Our children’s future is threatened by an achievement gap caused in large part by their inability to learn on a diet of processed foods and sugar served in schools. Fifty percent of schools serve brand-name fast food in their cafeterias and 80 percent have contracts with soda companies. Food companies target children and minorities with billions in marketing of the worst “foods.”
Poverty, social injustice, and violence are perpetuated by the harmful effects of our nutritionally toxic and depleted food environment on children’s intellectual development, mood, and behavior. Violent prison crime can be dramatically reduced by providing a healthy diet to prisoners. Our national security is threatened because our young adults are not fit to fight and not eligible for service, and many of our soldiers are overweight.
We are also depleting nature’s capital — capital that, once destroyed, may only be able to be partially reclaimed. The threat is not only to our health and our children’s future, but also to the health of the planet that sustains us. Our industrial agricultural and food system (including food waste) is the single biggest cause of climate change, exceeding all use of fossil fuels. Current farming practices may cause us to run out of soil and fresh water in this century. We are destroying our rivers, lakes, and oceans by the runoff of nitrogen-based fertilizers, which is creating vast swaths of marine dead zones. We waste 40 percent of the food we produce, costing more than $2.6 trillion a year in global impact.
There is a solution, a food fix. Across the globe there are governments, businesses, grassroots efforts, and individuals who are reimagining our food system, creating solutions that address the challenges we face across the landscape of our food system. This book both defines the problems and maps out the policies, business innovations, and grassroots solutions, providing ideas for what we can each do to improve our health and the health of our communities and the planet.
The imperative to transform our food system is not just medical, moral, or environmental, but economic. Dariush Mozaffarian, MD, the dean of Tufts School of Nutrition Science and Policy, injects hope into what may seem like an overwhelming problem and highlights the “waves of innovation and capital now sweeping food and allied disciplines, from agriculture to processing to restaurants and retail, and in healthcare, personalization, mobile tech, and employee wellness. Catalyzing this multi-billion-dollar revolution, and ensuring its rapid trajectory is evidence-based and mission-oriented, is an essential opportunity and challenge.”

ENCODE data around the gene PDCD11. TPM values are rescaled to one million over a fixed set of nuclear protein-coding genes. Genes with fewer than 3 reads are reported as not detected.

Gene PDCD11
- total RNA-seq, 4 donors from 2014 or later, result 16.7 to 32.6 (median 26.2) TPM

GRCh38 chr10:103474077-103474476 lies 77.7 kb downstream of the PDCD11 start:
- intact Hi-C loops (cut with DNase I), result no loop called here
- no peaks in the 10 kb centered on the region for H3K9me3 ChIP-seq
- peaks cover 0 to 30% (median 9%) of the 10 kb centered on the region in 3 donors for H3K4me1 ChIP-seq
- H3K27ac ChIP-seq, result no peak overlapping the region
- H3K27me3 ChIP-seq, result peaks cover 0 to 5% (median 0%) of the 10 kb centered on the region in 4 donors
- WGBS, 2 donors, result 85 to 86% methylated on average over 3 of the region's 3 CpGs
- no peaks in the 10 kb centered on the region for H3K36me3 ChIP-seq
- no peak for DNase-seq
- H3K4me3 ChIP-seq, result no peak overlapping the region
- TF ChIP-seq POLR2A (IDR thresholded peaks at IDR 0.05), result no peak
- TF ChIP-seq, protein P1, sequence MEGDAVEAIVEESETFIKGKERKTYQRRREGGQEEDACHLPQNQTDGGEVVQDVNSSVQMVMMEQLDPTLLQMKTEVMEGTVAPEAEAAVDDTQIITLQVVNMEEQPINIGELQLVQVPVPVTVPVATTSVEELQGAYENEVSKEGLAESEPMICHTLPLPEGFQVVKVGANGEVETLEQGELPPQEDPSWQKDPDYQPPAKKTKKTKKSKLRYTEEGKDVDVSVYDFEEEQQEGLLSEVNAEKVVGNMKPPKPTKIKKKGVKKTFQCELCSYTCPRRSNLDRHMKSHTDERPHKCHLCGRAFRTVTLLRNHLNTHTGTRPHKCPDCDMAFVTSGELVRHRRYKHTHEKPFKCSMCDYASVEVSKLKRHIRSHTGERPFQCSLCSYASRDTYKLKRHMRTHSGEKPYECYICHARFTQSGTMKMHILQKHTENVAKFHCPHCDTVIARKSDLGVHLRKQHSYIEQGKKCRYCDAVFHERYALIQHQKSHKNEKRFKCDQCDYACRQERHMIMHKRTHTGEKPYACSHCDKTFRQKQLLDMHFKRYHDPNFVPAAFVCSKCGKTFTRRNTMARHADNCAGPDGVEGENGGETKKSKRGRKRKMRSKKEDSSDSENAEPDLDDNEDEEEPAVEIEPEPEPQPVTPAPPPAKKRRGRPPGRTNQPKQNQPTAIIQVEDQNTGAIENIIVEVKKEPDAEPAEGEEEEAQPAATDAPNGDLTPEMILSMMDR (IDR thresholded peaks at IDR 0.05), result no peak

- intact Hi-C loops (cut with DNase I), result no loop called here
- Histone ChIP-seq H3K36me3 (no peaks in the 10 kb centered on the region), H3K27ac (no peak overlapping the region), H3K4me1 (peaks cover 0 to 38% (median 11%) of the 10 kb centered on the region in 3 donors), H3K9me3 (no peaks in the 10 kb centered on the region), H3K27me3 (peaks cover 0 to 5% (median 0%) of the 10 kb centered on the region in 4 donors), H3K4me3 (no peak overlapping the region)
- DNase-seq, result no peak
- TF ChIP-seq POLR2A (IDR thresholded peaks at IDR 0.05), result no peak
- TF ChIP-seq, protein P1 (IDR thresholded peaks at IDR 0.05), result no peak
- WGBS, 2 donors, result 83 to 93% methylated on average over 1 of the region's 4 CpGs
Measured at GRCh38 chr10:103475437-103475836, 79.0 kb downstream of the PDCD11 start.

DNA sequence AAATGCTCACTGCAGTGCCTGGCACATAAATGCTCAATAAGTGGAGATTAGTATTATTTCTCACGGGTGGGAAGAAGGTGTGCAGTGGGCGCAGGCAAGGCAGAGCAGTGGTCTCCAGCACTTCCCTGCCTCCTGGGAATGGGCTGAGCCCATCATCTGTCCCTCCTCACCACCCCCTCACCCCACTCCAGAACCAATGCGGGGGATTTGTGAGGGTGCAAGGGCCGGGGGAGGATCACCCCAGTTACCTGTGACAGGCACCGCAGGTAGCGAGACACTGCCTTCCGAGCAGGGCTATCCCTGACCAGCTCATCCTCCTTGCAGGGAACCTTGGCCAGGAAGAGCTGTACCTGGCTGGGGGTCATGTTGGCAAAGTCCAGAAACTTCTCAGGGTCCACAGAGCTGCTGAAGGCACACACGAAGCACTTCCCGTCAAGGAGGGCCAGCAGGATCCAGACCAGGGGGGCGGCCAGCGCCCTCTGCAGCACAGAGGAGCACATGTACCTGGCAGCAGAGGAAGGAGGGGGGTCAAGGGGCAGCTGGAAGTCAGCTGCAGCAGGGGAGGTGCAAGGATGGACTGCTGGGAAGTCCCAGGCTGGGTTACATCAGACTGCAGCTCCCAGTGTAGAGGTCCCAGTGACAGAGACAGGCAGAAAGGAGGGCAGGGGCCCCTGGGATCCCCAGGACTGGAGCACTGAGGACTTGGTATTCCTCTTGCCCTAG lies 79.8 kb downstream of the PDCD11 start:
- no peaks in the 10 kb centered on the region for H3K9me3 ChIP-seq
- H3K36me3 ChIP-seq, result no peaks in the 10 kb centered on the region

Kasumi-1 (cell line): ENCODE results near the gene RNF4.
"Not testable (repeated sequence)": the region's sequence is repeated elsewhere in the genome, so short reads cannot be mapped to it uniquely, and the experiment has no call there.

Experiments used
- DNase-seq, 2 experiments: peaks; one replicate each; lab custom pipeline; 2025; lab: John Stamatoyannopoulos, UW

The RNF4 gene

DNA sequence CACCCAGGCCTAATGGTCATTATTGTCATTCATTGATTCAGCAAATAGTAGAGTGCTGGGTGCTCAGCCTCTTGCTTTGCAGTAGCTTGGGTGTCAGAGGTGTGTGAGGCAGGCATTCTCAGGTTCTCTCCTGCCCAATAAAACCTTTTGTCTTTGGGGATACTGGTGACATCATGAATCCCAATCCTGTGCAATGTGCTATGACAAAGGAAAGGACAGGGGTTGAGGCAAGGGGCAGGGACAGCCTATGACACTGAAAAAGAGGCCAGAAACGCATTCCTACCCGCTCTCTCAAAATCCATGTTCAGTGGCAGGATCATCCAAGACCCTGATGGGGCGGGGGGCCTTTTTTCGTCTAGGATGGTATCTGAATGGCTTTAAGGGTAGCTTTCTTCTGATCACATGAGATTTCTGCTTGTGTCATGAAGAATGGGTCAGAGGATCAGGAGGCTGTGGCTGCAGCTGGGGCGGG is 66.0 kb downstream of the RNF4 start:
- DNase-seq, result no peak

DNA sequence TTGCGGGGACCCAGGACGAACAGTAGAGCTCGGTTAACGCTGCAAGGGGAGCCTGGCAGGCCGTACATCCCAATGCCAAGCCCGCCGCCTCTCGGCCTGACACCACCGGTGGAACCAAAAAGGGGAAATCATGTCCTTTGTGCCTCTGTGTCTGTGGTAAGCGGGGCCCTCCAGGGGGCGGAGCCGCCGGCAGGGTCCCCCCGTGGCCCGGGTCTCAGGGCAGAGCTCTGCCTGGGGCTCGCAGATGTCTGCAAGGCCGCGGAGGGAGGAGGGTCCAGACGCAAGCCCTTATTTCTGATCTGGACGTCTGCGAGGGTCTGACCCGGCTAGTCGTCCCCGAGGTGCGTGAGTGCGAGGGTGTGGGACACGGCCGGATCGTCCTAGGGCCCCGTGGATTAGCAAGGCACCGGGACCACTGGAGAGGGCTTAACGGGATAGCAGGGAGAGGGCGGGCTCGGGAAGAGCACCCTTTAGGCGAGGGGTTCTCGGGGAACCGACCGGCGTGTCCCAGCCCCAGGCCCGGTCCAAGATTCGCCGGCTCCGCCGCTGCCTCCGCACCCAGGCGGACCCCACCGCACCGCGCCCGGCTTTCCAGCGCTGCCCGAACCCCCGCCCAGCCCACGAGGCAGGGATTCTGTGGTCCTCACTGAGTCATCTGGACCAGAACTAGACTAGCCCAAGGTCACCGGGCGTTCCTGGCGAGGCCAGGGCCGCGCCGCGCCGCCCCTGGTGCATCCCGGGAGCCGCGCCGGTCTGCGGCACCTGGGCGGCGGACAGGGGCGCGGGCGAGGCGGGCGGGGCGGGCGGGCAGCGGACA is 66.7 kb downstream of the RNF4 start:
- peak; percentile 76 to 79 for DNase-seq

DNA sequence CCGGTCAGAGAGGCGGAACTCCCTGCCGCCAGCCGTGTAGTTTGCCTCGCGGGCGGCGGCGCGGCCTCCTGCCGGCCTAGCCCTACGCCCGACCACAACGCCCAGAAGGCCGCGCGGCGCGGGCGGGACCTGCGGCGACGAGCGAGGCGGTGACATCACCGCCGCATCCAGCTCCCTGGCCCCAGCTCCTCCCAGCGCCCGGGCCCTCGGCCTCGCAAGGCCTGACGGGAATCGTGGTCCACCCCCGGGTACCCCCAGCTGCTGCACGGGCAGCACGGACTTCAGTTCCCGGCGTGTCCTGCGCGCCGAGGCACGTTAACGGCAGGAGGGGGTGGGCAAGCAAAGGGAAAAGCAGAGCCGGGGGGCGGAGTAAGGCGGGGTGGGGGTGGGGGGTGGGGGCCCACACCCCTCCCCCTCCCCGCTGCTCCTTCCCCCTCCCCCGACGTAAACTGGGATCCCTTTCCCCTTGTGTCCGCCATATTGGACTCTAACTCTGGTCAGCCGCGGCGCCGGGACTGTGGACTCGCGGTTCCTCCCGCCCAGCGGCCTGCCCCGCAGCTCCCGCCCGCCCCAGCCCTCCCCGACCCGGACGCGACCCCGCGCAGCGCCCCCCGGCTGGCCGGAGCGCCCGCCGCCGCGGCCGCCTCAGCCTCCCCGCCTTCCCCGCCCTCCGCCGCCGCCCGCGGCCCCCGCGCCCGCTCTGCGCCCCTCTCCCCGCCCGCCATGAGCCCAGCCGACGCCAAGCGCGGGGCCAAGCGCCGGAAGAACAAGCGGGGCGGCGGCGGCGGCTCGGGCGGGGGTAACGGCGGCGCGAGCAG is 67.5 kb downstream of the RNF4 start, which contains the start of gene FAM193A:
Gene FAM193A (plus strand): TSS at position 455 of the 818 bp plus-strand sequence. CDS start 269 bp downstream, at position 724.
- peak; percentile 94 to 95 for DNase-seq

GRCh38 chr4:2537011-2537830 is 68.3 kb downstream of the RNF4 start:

As a doctor, it is increasingly clear to me that the health of our citizens, the health of our society and our planet, depends on disruptive innovations that decentralize and democratize food production and consumption, innovations that produce real food at scale, that restore the health of soils, water, air, and the biodiversity of our planet, and that reverse climate change. I cannot cure obesity and diabetes in my office. It is cured on the farm, in the grocery store, in the restaurant, in our kitchens, schools, workplaces, and faith-based communities.
All these things and more can provide the seeds for the type of transformation needed to solve one of the central problems of our time — the quality of what we put on our fork every day. We have to take back our health one kitchen, one home, one family, one community, one farm at a time! Changes to our own diet are necessary but not sufficient to truly create the shifts needed to create a healthy, sustainable, just world.
The policies and businesses that drive our current system must change to support a reimagined food system from field to fork and beyond. If we were to identify one big lever to pull to improve global health, create economic abundance, reduce social injustice and mental illness, restore environmental health, and reverse climate change, it would be transforming our entire food system. That is the most important work of our time — work that must begin now.
Reprinted with permission from "Food Fix" by Mark Hyman, copyright © 2020. Published by Little, Brown Spark, an imprint of Little, Brown Books. Click here to buy the book.